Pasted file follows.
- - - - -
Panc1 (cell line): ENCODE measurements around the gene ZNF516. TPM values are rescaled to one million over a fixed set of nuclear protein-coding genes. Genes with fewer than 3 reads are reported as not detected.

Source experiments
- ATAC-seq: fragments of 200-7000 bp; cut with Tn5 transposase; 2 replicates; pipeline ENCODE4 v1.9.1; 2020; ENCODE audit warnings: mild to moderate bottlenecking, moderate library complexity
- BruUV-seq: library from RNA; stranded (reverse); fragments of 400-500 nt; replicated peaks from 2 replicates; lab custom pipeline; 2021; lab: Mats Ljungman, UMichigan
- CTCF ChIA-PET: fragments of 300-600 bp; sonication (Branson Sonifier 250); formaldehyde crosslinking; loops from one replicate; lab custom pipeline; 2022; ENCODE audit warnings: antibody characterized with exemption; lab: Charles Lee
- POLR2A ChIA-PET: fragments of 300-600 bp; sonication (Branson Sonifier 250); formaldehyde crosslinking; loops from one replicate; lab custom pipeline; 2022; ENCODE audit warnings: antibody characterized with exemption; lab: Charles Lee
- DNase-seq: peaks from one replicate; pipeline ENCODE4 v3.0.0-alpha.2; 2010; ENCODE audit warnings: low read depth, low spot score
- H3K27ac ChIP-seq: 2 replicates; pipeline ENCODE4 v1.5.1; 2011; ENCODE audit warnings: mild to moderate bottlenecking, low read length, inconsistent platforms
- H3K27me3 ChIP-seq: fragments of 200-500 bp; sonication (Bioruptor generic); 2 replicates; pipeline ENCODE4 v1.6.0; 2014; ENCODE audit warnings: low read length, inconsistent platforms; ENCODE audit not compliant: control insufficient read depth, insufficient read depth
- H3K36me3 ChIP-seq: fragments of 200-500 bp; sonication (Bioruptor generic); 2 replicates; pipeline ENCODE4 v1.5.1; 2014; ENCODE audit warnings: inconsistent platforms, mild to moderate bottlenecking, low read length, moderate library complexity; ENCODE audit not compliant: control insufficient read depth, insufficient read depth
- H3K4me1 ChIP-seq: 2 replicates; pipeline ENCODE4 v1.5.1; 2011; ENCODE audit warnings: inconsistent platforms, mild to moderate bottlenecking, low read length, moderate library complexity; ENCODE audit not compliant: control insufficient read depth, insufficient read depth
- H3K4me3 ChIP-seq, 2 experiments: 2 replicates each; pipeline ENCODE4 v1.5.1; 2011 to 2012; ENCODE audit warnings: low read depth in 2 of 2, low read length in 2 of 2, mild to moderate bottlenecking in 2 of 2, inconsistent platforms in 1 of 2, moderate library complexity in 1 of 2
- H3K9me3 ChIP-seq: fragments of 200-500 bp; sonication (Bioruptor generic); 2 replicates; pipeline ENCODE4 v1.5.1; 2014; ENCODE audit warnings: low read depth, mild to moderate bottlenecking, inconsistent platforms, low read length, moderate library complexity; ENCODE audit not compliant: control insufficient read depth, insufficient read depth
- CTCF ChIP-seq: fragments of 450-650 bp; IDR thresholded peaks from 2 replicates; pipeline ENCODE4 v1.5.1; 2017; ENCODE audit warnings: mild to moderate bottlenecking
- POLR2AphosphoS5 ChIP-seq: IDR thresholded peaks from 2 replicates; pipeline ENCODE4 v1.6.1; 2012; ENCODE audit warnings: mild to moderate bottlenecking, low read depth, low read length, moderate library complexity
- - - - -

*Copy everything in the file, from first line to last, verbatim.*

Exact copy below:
Panc1 (cell line): ENCODE measurements around the gene ZNF516. TPM values are rescaled to one million over a fixed set of nuclear protein-coding genes. Genes with fewer than 3 reads are reported as not detected.

Source experiments
- ATAC-seq: fragments of 200-7000 bp; cut with Tn5 transposase; 2 replicates; pipeline ENCODE4 v1.9.1; 2020; ENCODE audit warnings: mild to moderate bottlenecking, moderate library complexity
- BruUV-seq: library from RNA; stranded (reverse); fragments of 400-500 nt; replicated peaks from 2 replicates; lab custom pipeline; 2021; lab: Mats Ljungman, UMichigan
- CTCF ChIA-PET: fragments of 300-600 bp; sonication (Branson Sonifier 250); formaldehyde crosslinking; loops from one replicate; lab custom pipeline; 2022; ENCODE audit warnings: antibody characterized with exemption; lab: Charles Lee
- POLR2A ChIA-PET: fragments of 300-600 bp; sonication (Branson Sonifier 250); formaldehyde crosslinking; loops from one replicate; lab custom pipeline; 2022; ENCODE audit warnings: antibody characterized with exemption; lab: Charles Lee
- DNase-seq: peaks from one replicate; pipeline ENCODE4 v3.0.0-alpha.2; 2010; ENCODE audit warnings: low read depth, low spot score
- H3K27ac ChIP-seq: 2 replicates; pipeline ENCODE4 v1.5.1; 2011; ENCODE audit warnings: mild to moderate bottlenecking, low read length, inconsistent platforms
- H3K27me3 ChIP-seq: fragments of 200-500 bp; sonication (Bioruptor generic); 2 replicates; pipeline ENCODE4 v1.6.0; 2014; ENCODE audit warnings: low read length, inconsistent platforms; ENCODE audit not compliant: control insufficient read depth, insufficient read depth
- H3K36me3 ChIP-seq: fragments of 200-500 bp; sonication (Bioruptor generic); 2 replicates; pipeline ENCODE4 v1.5.1; 2014; ENCODE audit warnings: inconsistent platforms, mild to moderate bottlenecking, low read length, moderate library complexity; ENCODE audit not compliant: control insufficient read depth, insufficient read depth
- H3K4me1 ChIP-seq: 2 replicates; pipeline ENCODE4 v1.5.1; 2011; ENCODE audit warnings: inconsistent platforms, mild to moderate bottlenecking, low read length, moderate library complexity; ENCODE audit not compliant: control insufficient read depth, insufficient read depth
- H3K4me3 ChIP-seq, 2 experiments: 2 replicates each; pipeline ENCODE4 v1.5.1; 2011 to 2012; ENCODE audit warnings: low read depth in 2 of 2, low read length in 2 of 2, mild to moderate bottlenecking in 2 of 2, inconsistent platforms in 1 of 2, moderate library complexity in 1 of 2
- H3K9me3 ChIP-seq: fragments of 200-500 bp; sonication (Bioruptor generic); 2 replicates; pipeline ENCODE4 v1.5.1; 2014; ENCODE audit warnings: low read depth, mild to moderate bottlenecking, inconsistent platforms, low read length, moderate library complexity; ENCODE audit not compliant: control insufficient read depth, insufficient read depth
- CTCF ChIP-seq: fragments of 450-650 bp; IDR thresholded peaks from 2 replicates; pipeline ENCODE4 v1.5.1; 2017; ENCODE audit warnings: mild to moderate bottlenecking
- POLR2AphosphoS5 ChIP-seq: IDR thresholded peaks from 2 replicates; pipeline ENCODE4 v1.6.1; 2012; ENCODE audit warnings: mild to moderate bottlenecking, low read depth, low read length, moderate library complexity